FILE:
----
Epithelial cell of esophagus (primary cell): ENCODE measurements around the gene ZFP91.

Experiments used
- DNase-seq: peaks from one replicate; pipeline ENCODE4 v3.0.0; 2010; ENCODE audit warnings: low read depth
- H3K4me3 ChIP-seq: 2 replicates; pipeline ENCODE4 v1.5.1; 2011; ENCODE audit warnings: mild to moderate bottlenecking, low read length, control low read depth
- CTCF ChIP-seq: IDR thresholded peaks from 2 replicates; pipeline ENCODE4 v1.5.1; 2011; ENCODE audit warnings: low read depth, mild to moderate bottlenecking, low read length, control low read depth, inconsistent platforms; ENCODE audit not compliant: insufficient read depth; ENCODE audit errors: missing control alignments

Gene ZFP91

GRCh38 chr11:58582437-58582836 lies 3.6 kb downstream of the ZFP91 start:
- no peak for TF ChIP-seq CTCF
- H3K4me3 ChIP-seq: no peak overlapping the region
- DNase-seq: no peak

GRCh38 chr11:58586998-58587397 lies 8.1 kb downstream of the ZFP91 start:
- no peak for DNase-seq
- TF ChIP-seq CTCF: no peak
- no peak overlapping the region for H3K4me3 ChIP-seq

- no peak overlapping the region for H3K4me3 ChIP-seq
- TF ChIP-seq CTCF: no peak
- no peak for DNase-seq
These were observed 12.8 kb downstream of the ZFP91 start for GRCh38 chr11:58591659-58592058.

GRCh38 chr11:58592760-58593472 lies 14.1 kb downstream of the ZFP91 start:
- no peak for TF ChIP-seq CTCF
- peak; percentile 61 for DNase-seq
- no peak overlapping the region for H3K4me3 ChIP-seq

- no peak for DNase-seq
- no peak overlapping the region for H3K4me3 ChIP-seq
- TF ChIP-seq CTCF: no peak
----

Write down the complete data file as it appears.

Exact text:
Epithelial cell of esophagus (primary cell): ENCODE measurements around the gene ZFP91.

Experiments used
- DNase-seq: peaks from one replicate; pipeline ENCODE4 v3.0.0; 2010; ENCODE audit warnings: low read depth
- H3K4me3 ChIP-seq: 2 replicates; pipeline ENCODE4 v1.5.1; 2011; ENCODE audit warnings: mild to moderate bottlenecking, low read length, control low read depth
- CTCF ChIP-seq: IDR thresholded peaks from 2 replicates; pipeline ENCODE4 v1.5.1; 2011; ENCODE audit warnings: low read depth, mild to moderate bottlenecking, low read length, control low read depth, inconsistent platforms; ENCODE audit not compliant: insufficient read depth; ENCODE audit errors: missing control alignments

Gene ZFP91

GRCh38 chr11:58582437-58582836 lies 3.6 kb downstream of the ZFP91 start:
- no peak for TF ChIP-seq CTCF
- H3K4me3 ChIP-seq: no peak overlapping the region
- DNase-seq: no peak

GRCh38 chr11:58586998-58587397 lies 8.1 kb downstream of the ZFP91 start:
- no peak for DNase-seq
- TF ChIP-seq CTCF: no peak
- no peak overlapping the region for H3K4me3 ChIP-seq

- no peak overlapping the region for H3K4me3 ChIP-seq
- TF ChIP-seq CTCF: no peak
- no peak for DNase-seq
These were observed 12.8 kb downstream of the ZFP91 start for GRCh38 chr11:58591659-58592058.

GRCh38 chr11:58592760-58593472 lies 14.1 kb downstream of the ZFP91 start:
- no peak for TF ChIP-seq CTCF
- peak; percentile 61 for DNase-seq
- no peak overlapping the region for H3K4me3 ChIP-seq

- no peak for DNase-seq
- no peak overlapping the region for H3K4me3 ChIP-seq
- TF ChIP-seq CTCF: no peak